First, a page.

Get the latest updates as we post them — right on your browser

. Last Updated: 07/27/2016

Mail, Pipe Bombs Rattle California

SAN DIEGO, California -- Security will be increased at government offices across California following the discovery of three mail bombs in as many days, and the eruption of two other devices in northern California last week.

Police arrested two men Sunday in the bombings of a courthouse and a bank in Vallejo, north of San Francisco, but no one has been apprehended for mailing pipe bombs to three addresses here, including the FBI office. Police and federal investigators do not believe the bombings and the mailings are connected.

The arrests Sunday of Francis Ernestberg, 40, and Oston Osotonu, 24, in the Vallejo bombings cap a week of explosive activity in California that has rattled nerves up and down the state. An arrest warrant has been issued for a third Vallejo suspect, Kevin Lee Robinson, 29.

The bombers in Vallejo, police said, were part of a plot to disrupt the criminal justice system there. The motives in the San Diego case are not yet known. There have been no injuries in either case.

In San Diego, all three devices were pipe bombs delivered by mail. The two bombs that exploded in Vallejo had been put in place.

On Thursday, a suspicious package was discovered at FBI offices in the San Diego suburb of Kearny Mesa during a routine screening of incoming mail. The building, filled with about 200 employees, was evacuated and the package was removed by robot and detonated by a bomb squad in the FBI parking lot.

The FBI said the bomb was inside a brown cardboard box. Handwritten in the upper left corner were the French words: "Je suis prest" or "Je suis preste," meaning "I am quick" or "I am ready." The package also had six 32-cent stamps that appeared to have been canceled.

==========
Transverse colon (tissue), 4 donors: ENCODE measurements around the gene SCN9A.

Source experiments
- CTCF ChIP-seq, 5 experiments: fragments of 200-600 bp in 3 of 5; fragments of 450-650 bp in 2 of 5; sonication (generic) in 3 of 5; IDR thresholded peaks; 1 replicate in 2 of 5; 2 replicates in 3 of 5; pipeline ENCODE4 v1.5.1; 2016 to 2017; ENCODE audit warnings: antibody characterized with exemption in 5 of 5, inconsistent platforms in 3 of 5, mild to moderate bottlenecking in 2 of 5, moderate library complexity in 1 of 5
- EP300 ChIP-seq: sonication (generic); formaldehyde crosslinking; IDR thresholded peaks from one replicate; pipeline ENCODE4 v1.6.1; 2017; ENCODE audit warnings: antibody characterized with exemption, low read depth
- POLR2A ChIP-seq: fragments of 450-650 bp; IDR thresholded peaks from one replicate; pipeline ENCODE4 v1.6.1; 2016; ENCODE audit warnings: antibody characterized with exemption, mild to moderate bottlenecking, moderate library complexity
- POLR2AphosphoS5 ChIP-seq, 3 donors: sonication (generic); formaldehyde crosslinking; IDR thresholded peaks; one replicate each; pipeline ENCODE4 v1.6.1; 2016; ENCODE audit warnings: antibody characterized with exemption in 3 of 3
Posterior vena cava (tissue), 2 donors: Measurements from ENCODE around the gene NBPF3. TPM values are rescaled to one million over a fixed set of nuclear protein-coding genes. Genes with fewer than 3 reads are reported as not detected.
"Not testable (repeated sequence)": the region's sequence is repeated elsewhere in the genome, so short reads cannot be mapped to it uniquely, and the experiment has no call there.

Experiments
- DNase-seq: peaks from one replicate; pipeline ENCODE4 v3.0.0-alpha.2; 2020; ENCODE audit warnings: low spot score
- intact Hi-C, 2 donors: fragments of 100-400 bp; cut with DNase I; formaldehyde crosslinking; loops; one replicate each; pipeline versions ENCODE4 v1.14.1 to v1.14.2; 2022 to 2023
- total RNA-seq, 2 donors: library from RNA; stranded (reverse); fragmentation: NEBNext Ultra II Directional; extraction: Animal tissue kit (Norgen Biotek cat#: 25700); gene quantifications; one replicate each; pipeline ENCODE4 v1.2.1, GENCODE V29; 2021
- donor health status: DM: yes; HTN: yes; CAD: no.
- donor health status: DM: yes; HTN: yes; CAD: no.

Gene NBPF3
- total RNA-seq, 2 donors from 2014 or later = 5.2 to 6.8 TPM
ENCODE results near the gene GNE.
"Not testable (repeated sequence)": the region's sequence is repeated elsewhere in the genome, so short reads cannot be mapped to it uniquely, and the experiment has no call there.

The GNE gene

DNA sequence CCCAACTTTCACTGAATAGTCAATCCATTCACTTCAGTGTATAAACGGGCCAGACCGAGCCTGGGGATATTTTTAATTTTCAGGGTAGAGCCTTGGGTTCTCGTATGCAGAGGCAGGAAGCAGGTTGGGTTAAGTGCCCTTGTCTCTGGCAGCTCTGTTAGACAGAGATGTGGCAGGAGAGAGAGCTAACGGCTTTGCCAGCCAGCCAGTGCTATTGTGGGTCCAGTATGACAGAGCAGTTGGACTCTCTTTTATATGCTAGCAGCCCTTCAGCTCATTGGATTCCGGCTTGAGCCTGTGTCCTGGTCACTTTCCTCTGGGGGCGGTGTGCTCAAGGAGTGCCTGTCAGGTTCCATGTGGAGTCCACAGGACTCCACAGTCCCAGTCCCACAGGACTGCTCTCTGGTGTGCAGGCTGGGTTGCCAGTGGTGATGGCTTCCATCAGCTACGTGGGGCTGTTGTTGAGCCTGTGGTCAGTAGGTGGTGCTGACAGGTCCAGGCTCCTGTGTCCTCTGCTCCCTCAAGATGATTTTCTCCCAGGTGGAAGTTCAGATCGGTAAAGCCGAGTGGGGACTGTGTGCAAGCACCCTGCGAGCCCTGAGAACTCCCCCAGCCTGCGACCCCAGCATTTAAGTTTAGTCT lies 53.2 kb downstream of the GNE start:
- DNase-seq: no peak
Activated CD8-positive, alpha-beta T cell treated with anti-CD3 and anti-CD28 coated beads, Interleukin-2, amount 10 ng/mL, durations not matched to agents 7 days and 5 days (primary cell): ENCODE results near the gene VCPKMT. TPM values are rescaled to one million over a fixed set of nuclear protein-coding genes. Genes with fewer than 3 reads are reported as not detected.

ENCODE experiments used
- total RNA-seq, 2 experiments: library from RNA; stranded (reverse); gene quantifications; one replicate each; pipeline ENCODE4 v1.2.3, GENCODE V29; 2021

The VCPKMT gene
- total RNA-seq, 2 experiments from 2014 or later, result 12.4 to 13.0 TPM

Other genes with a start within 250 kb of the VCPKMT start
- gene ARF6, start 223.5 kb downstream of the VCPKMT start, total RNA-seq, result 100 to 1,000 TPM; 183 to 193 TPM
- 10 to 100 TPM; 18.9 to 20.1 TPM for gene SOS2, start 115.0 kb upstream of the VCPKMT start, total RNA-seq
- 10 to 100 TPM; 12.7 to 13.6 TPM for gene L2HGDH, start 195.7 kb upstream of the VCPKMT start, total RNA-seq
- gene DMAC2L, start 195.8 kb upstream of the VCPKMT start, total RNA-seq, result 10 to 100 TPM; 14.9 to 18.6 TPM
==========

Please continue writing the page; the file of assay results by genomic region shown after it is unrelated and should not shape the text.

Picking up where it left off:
The device consisted of "two pipe bombs in a package sent through the U.S. mail," Assistant FBI Director Thomas Pickard said in Washington. "We have no information on the sender yet. We could not read the postmark."

Another similar device, with the same French phrase, was discovered at the offices of Laidlaw Waste Systems in the San Diego suburb of Chula Vista on Friday.

And on Saturday, Chula Vista police said Dave McGruer, a 45-year-old federal employee, received a package containing two pipe bombs. Bomb squad members, interviewed by the San Diego Union, described the device as "fairly sophisticated" and similar to the ones sent to the FBI and the waste management company, though it did not contain any French phrases.

McGruer opened the package, realized it was a bomb, threw it on the bed and called 911, police said. The device did not explode.

"This guy is 0-for-3 so far," Chula Vista police Sergeant Tom Keblish said of the San Diego-area bomber. Among the three bombs, "the pipes are the same-brass or copper ... shiny," Keblish said.

In northern California, bombs exploded last month in Vallejo outside San Francisco, and threats were received.

On Jan. 25, two children found a backpack filled with 30 sticks of dynamite and three detonators outside a Vallejo public library. The device was not primed to explode. Later the same day, however, a dynamite bomb exploded beside automated teller machines at a bank. No one was injured. Early Thursday morning, a powerful explosion erupted at the courthouse, breaking 22 windows and gouging a small crater in the wall. A wire led from the exploded device outside the building to an alley, where police suspect the bomber set off the charge.